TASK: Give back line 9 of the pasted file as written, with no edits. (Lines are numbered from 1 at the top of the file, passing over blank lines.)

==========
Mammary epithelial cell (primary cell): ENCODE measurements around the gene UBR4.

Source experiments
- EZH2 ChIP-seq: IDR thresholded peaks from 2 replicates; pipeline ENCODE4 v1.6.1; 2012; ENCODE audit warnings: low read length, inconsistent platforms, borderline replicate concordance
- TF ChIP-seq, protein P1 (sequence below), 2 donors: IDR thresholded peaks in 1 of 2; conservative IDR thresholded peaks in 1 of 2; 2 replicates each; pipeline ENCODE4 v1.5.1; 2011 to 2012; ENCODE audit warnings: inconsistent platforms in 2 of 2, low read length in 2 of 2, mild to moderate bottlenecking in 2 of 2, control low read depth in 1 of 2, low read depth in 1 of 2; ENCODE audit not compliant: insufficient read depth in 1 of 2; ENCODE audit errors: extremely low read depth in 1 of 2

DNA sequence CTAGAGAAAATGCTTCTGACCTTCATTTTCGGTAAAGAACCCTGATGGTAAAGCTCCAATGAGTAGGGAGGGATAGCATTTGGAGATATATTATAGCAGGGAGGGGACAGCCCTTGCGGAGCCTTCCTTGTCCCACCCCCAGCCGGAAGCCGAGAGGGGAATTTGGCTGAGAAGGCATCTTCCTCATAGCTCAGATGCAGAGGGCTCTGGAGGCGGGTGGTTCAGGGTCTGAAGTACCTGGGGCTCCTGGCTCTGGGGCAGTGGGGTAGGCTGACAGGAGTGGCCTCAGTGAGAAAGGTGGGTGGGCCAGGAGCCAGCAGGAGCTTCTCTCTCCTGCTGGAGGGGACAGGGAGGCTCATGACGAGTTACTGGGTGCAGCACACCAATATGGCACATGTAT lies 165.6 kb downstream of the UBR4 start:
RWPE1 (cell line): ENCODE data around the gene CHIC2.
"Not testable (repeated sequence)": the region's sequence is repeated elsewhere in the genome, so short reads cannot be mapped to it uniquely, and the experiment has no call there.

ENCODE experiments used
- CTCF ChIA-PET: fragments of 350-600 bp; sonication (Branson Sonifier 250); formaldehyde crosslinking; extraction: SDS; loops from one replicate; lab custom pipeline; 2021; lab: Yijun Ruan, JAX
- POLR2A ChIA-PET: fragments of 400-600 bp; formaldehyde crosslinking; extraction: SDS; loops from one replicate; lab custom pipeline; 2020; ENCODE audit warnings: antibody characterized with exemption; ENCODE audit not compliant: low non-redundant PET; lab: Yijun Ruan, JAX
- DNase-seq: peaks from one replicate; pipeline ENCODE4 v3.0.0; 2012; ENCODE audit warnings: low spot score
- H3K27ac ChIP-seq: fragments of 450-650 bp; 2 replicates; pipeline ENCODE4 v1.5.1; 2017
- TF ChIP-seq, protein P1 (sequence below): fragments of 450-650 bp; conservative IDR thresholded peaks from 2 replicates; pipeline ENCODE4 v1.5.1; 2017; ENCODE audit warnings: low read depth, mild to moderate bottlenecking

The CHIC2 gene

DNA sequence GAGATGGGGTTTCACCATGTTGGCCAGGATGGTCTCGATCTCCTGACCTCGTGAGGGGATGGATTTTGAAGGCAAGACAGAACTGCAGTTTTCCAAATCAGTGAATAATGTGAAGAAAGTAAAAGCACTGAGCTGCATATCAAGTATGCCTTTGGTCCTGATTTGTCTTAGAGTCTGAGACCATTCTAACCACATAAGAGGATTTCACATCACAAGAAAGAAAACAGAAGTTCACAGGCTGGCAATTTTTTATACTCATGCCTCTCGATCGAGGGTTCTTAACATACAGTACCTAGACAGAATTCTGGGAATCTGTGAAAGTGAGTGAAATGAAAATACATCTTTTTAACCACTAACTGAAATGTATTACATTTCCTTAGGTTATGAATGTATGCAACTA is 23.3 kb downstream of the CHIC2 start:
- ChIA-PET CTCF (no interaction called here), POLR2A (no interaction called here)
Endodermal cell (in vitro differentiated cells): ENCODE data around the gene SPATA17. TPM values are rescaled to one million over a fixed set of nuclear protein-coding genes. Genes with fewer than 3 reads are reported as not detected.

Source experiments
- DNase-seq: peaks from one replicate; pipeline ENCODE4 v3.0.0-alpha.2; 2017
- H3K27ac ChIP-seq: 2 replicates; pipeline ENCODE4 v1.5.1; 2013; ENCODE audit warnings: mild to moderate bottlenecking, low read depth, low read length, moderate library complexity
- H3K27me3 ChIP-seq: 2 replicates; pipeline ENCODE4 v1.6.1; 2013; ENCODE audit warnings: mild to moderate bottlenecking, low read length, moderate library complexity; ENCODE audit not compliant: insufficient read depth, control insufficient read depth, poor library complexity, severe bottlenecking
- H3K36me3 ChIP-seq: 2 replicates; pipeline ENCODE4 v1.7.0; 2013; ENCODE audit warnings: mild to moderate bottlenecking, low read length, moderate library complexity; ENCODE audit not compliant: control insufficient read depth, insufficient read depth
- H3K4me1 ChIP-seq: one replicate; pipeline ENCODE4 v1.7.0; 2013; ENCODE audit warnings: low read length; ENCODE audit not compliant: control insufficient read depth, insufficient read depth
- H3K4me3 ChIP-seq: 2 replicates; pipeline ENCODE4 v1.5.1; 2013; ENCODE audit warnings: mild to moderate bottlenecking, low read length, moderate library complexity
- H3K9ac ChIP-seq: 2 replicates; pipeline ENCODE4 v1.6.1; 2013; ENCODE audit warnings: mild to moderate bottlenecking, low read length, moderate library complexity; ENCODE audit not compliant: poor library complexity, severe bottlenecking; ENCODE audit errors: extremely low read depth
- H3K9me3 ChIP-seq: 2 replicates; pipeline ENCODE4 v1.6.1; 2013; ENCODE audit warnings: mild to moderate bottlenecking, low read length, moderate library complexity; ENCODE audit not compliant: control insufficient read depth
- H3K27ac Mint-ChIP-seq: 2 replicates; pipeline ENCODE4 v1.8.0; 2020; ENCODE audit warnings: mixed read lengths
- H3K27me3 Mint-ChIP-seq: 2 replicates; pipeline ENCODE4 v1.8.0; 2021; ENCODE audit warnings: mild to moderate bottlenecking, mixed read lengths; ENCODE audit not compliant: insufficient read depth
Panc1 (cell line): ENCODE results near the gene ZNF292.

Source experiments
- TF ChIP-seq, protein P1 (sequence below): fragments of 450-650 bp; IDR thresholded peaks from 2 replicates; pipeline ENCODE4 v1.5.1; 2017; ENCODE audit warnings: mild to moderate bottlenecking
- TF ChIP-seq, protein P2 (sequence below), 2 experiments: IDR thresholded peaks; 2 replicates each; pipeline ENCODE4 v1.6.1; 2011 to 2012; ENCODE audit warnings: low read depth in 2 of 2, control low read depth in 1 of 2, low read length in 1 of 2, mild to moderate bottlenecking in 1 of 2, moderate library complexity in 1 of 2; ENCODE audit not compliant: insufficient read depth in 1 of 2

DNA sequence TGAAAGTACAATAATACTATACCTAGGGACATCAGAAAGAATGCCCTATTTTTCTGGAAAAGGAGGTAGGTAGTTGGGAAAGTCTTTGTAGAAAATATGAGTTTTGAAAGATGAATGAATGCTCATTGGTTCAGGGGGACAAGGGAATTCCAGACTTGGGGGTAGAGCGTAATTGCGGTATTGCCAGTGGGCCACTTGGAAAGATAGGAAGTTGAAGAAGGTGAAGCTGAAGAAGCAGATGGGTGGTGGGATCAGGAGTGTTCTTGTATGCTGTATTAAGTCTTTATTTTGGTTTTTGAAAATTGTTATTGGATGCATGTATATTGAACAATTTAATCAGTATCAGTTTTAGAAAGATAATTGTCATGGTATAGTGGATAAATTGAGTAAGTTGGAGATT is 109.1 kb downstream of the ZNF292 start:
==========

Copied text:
- CTCF ChIA-PET: fragments of 350-600 bp; sonication (Branson Sonifier 250); formaldehyde crosslinking; extraction: SDS; loops from one replicate; lab custom pipeline; 2021; lab: Yijun Ruan, JAX